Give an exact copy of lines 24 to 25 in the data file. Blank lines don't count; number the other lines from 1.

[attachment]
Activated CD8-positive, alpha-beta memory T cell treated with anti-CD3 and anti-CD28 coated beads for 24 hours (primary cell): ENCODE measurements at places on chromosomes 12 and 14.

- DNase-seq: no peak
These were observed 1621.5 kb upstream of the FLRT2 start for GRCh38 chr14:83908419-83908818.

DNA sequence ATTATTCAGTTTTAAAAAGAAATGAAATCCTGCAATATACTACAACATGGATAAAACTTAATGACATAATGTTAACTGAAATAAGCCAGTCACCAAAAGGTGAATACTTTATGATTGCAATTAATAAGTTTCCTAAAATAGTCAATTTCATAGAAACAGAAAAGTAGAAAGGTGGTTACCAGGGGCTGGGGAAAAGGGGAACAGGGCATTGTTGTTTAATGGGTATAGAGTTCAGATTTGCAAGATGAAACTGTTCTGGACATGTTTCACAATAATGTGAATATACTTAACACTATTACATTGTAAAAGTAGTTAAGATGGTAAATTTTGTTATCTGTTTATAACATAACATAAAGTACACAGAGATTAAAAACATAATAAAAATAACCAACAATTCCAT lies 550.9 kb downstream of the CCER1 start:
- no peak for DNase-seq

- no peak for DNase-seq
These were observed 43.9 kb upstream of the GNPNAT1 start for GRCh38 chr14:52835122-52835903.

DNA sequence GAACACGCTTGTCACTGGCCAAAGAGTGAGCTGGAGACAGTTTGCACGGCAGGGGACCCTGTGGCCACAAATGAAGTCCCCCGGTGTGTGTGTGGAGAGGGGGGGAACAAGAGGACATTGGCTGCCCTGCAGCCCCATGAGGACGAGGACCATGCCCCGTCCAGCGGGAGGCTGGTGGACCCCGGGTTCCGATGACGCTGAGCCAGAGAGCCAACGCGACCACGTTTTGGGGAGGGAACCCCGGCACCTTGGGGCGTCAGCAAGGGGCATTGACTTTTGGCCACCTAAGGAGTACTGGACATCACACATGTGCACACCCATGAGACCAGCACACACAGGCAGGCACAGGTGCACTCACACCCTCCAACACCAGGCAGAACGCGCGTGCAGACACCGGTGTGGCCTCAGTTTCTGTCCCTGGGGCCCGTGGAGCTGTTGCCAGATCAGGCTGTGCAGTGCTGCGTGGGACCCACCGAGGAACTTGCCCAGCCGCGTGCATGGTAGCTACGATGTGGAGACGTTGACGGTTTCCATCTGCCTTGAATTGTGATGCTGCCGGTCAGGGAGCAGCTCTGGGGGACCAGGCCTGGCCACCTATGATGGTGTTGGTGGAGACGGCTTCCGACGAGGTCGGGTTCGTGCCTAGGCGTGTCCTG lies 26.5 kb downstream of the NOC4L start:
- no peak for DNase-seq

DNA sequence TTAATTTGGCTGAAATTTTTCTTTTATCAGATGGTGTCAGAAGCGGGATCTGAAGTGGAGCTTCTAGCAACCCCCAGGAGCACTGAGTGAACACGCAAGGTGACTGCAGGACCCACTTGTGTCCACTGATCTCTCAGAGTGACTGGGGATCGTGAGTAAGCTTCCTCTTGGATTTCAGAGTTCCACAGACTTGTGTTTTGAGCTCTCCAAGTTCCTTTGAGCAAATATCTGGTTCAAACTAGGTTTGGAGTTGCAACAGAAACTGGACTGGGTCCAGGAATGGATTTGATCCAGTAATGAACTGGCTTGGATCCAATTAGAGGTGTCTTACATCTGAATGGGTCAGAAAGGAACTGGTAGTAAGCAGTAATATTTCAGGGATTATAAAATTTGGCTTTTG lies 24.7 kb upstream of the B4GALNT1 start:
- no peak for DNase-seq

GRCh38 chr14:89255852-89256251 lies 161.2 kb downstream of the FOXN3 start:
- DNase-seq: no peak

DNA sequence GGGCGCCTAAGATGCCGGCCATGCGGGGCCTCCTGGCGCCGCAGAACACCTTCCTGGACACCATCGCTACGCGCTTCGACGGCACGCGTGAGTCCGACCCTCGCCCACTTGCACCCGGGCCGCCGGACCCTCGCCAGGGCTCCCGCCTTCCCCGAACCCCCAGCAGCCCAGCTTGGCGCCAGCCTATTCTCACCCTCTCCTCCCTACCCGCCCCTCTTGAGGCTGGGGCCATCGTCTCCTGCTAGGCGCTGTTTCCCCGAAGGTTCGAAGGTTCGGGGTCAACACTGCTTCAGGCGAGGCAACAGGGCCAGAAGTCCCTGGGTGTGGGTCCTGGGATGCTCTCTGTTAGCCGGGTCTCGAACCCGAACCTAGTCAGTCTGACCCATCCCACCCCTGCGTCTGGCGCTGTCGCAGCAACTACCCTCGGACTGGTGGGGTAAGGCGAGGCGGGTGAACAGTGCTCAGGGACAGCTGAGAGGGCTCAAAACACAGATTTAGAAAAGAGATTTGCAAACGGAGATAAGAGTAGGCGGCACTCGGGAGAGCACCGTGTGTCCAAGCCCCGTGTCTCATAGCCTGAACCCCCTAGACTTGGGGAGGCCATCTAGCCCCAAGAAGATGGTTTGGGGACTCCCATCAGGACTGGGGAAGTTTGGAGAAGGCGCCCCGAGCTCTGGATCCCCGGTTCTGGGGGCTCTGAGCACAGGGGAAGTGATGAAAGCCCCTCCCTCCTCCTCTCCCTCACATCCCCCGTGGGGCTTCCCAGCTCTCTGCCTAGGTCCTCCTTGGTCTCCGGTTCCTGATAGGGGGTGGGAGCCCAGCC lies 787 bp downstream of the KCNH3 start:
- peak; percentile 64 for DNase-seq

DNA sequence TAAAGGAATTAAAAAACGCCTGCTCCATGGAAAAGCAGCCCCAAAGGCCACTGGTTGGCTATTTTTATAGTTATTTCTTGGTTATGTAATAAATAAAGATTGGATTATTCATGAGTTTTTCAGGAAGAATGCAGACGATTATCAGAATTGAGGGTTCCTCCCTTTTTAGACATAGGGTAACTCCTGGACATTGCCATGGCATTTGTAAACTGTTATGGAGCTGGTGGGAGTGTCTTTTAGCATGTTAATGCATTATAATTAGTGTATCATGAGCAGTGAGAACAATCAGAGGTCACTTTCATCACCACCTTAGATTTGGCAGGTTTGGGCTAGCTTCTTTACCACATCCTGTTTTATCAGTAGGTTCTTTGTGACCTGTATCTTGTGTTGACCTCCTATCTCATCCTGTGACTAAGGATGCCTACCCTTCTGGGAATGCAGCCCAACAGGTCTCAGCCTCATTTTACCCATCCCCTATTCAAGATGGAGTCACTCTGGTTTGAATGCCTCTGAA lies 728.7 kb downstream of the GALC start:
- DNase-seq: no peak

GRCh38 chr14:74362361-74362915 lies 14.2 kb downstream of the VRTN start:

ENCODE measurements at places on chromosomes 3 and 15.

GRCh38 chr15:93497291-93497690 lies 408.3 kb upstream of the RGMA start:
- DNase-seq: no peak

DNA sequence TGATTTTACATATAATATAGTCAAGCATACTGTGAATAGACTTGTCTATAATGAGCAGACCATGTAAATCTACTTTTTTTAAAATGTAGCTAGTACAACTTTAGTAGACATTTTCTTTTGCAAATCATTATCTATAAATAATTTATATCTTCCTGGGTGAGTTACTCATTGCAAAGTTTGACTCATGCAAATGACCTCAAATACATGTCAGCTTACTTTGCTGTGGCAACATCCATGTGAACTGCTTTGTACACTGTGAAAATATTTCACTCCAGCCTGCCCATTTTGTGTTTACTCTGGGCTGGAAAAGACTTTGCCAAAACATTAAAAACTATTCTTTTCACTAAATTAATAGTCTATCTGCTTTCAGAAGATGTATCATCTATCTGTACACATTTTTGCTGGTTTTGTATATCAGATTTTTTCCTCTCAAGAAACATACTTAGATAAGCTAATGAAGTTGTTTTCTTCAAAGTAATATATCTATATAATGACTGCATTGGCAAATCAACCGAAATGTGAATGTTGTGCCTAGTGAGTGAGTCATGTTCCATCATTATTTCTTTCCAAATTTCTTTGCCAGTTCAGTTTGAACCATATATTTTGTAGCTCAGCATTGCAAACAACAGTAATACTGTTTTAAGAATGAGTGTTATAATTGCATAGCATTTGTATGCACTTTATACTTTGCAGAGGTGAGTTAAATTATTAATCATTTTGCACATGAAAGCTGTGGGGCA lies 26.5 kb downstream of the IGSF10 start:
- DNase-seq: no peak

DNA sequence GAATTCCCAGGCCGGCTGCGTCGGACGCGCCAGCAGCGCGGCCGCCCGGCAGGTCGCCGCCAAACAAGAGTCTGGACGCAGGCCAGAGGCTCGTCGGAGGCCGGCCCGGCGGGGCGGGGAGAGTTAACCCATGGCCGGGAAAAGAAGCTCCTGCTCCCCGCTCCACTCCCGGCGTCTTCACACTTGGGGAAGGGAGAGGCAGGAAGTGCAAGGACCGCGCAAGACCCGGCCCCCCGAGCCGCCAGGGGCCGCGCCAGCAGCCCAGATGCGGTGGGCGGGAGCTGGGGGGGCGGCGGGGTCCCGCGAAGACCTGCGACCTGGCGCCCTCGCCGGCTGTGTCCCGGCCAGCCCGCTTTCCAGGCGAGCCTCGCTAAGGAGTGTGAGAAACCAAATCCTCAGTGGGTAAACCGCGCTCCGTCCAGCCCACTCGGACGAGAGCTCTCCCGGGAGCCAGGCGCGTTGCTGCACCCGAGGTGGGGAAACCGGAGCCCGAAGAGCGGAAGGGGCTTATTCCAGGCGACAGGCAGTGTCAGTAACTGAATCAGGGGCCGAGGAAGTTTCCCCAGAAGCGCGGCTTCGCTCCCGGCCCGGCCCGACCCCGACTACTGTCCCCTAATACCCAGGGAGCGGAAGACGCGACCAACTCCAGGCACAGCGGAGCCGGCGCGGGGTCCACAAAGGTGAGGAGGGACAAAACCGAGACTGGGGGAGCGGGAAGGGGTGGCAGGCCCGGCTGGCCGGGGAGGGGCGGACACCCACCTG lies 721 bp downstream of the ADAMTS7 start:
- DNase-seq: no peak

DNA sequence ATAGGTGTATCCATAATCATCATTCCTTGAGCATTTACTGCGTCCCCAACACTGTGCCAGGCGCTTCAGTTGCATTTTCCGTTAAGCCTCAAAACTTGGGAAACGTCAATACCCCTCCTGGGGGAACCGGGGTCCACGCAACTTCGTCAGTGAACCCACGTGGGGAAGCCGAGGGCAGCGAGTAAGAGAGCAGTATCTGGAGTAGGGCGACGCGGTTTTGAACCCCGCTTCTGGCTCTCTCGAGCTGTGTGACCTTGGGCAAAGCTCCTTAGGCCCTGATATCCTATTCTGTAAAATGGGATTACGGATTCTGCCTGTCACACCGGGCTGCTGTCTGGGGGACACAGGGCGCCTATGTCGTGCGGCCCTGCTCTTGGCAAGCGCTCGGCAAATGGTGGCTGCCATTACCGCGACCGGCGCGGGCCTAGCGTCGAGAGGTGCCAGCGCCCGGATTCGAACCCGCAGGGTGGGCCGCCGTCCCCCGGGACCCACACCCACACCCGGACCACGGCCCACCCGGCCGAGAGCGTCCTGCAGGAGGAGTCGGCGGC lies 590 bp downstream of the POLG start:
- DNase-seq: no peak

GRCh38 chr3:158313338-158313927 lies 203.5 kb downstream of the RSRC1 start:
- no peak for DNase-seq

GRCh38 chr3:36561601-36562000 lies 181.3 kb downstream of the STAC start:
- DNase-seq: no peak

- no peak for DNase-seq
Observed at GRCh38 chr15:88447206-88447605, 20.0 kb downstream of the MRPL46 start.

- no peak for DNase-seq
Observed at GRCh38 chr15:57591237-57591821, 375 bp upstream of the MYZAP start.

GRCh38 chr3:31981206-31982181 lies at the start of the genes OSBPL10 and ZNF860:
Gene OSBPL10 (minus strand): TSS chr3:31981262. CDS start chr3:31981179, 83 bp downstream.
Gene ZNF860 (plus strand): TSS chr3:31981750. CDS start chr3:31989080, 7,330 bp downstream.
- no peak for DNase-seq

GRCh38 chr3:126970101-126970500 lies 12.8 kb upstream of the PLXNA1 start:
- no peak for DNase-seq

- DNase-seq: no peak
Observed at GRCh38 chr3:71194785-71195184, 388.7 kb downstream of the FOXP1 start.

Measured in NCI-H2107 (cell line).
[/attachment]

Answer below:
DNA sequence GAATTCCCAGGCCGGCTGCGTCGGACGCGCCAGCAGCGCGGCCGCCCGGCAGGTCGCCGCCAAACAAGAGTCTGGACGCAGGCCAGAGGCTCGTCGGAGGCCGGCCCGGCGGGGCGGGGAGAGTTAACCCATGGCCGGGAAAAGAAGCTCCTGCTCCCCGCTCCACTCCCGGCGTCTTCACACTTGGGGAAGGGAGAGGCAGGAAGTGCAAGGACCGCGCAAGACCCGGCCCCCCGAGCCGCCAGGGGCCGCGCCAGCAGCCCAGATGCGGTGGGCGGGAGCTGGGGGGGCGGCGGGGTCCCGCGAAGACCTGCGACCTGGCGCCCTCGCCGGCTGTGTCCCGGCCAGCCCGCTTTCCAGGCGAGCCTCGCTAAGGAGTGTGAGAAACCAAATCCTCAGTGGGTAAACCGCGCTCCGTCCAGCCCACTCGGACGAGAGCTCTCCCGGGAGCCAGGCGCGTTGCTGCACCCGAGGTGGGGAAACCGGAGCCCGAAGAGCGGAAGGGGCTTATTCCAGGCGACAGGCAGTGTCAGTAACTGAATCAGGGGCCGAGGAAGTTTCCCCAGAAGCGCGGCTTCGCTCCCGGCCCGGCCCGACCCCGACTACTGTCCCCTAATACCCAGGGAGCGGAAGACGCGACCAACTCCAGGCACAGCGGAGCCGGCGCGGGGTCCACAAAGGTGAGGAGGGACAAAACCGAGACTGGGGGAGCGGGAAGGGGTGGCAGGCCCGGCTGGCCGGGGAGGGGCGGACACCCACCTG lies 721 bp downstream of the ADAMTS7 start:
- DNase-seq: no peak